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  1. #1
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    Protecting Forms/Tables (Access 2000)

    Can I protect password protect the design of forms and tables? Other users should be able to enter data, but not change the design of the form.

  2. #2
    Plutonium Lounger
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    Re: Protecting Forms/Tables (Access 2000)

    The best solution is user-level security. Moderator <!profile=WendellB>WendellB<!/profile> has a tutorial on security on his website, with many useful links (I particularly recommend the Microsoft Access Security FAQ).

    An alternative is to create an MDE file from the MDB file: Tools | Database Utilities | Make MDE File... The design of forms, reports and modules cannot be viewed or modified in an MDE file. You must keep a copy of the MDB, for if you want to edit a form or report, you must do so in the MDB and then generate a new MDE from it.

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    Plutonium Lounger
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    Re: Protecting Forms/Tables (Access 2000)

    Only by compiling into an MDE, which prevents the user from getting into the database window. It also prevents the developer from getting into the database window, so you need to keep an uncompiled copy around for making changes and then compile a new MDE after the changes. The other alternative is to turn off the database window in Tools-->Startup. If you do a Lounge search in this forum on "hide database window" or "hide db window", you'll find threads explaining the details of how to do it in code as well.
    Charlotte

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    Re: Protecting Forms/Tables (Access 2000)

    1. Creating your own Master Form (Main Screen, whatever you want to call it), you can create command buttons to call forms in edit, add or read-only mode and demand a password from the individual before they enter.
    2. Create your own toolbars, menubars and shortcut menus that you want the user to use, and omit anything that would allow them access to the Main Database window...turning off these features when you make the Master Form your startup form...you can create your own command button which allows you to access the design view of any of your objects, but you must know and use the password so that you can press shift to re-enter the database...but remember so can everyone else, so you would use the command button on exit and NOT enter a password into the dialog when you didn't want to perform database maintenance upon reentry...I used this in the security of our own database here within our department and set no group options...individuals have access only to what is given to them, and they have passwords to access. Even with passwords NO one but the lead secretary has access to any design view of any db objects. I pieced it together from code supplied from all over woody's lounge. Will send it but you will need to adapt it to suit yourself...This is part of the actual lesson my students do to protect their databases in their final projects. Code is included. Good luck...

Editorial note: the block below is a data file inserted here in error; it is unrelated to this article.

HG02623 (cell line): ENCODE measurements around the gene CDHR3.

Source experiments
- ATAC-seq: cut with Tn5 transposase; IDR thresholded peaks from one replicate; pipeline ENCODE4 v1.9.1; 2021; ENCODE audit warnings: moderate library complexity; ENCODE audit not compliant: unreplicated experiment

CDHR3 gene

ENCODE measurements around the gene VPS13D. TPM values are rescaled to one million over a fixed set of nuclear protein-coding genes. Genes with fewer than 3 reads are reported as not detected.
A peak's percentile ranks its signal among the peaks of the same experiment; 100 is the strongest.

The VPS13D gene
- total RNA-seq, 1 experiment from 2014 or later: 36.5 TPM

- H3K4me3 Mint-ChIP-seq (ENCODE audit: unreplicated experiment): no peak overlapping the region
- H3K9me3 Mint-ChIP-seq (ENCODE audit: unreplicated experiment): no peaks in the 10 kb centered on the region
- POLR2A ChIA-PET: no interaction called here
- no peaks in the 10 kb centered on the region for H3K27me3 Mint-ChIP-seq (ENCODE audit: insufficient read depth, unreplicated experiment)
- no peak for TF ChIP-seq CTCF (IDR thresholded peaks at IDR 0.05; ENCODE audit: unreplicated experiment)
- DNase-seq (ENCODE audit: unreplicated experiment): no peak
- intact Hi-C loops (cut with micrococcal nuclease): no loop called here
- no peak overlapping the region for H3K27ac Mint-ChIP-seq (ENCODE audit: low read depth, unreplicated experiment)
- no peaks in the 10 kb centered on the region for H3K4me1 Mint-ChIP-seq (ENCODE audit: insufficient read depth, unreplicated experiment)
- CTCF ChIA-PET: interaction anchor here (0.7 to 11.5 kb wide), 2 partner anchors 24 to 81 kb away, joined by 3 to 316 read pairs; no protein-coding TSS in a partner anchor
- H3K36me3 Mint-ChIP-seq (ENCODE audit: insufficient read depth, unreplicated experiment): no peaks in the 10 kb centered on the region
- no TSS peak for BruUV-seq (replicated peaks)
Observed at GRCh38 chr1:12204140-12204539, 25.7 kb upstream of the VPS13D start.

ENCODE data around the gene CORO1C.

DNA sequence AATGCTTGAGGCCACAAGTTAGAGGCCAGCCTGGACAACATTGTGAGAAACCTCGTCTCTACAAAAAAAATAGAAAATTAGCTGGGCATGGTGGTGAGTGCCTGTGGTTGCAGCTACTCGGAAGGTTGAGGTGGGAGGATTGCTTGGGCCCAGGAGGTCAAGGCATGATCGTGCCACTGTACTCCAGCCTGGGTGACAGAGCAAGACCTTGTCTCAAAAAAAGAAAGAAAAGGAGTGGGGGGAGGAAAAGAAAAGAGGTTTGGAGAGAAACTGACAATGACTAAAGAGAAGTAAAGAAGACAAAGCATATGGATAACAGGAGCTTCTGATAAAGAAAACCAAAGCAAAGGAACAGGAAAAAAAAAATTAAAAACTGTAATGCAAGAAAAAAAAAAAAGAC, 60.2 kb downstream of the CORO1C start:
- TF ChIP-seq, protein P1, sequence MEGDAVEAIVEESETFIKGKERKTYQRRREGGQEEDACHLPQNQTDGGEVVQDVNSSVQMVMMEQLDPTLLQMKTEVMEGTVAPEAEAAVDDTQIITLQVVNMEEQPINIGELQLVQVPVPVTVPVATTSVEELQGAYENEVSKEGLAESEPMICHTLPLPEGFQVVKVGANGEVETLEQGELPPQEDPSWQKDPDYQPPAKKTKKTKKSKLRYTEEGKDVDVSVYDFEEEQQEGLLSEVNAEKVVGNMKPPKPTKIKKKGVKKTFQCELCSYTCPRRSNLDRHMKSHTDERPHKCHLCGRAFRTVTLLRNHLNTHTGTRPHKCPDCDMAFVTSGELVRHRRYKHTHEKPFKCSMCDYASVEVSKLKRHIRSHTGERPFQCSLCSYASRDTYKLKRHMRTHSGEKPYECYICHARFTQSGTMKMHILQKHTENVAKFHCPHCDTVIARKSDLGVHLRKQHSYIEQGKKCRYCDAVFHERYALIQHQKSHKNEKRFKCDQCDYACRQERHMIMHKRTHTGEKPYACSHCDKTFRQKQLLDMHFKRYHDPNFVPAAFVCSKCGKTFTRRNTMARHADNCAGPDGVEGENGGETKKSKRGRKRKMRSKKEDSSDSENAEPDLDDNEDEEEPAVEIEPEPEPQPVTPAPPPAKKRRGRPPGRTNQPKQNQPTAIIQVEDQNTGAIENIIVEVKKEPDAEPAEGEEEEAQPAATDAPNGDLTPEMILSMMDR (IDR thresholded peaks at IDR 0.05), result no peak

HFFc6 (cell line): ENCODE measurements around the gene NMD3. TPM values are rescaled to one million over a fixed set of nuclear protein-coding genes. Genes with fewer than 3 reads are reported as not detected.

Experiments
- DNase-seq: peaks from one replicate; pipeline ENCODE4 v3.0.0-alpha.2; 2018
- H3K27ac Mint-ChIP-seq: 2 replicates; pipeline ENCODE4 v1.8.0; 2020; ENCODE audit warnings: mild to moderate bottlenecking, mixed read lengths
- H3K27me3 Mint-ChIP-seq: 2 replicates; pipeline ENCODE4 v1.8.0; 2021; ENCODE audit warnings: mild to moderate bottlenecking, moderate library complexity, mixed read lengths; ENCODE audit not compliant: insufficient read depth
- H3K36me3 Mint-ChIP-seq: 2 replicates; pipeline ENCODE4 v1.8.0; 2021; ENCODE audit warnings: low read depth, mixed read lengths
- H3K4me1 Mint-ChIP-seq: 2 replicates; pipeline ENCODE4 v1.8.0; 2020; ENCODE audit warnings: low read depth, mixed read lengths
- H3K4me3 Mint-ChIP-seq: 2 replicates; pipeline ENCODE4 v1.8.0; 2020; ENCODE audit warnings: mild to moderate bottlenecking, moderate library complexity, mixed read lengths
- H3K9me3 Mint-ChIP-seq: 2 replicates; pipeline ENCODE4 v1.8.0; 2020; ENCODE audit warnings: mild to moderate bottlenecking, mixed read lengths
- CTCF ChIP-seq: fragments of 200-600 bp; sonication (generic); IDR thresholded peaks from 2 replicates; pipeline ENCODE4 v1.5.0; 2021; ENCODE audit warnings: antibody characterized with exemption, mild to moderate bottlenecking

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    Re: Protecting Forms/Tables (Access 2000)

    Hi again,

    I take it you are not activating Access User Security in what you do. If that is the case, then there are a couple of ways that users with a bit of knowledge could get access to the design of forms, reports and even code. <UL><LI>One is to simply import all the objects except modules into a new database. When that is done, the user can do pretty much anything they want, including looking at code behind the protected forms where they would be able to see the password, as you show in your routine cmdOpenEmpForm. <LI>A second situation is where you have a multi-user database, and someone opens the database (or presses F11, etc.) while the administrator has the ability to bypass startup turned on. That can effectively be solved of course by splitting the database and putting a dedicated front-end on each workstation; a recommended approach for a number of other reasons. <LI>Finally, if someone (or some thing, such as hardware, data or network problems) does something unexpected that causes an error during code execution, if you don't have robust error-handling implemented, they will in all liklihood get dumped into the VBA editor/de######. At that point, they can stop the de######, and open any code in the database, also exposing any passwords in the code, and if they are experienced, they will discover that also can be used to open the form in design mode.[/list]We worry about these kinds of things a fair bit with some of the projects we work on, and we haven't found any reliable way of adequately protecting a database without using Access User Security and deploying MDE versions of front-ends. I would like to encourage other opinions or suggestions on the subject.
    Wendell

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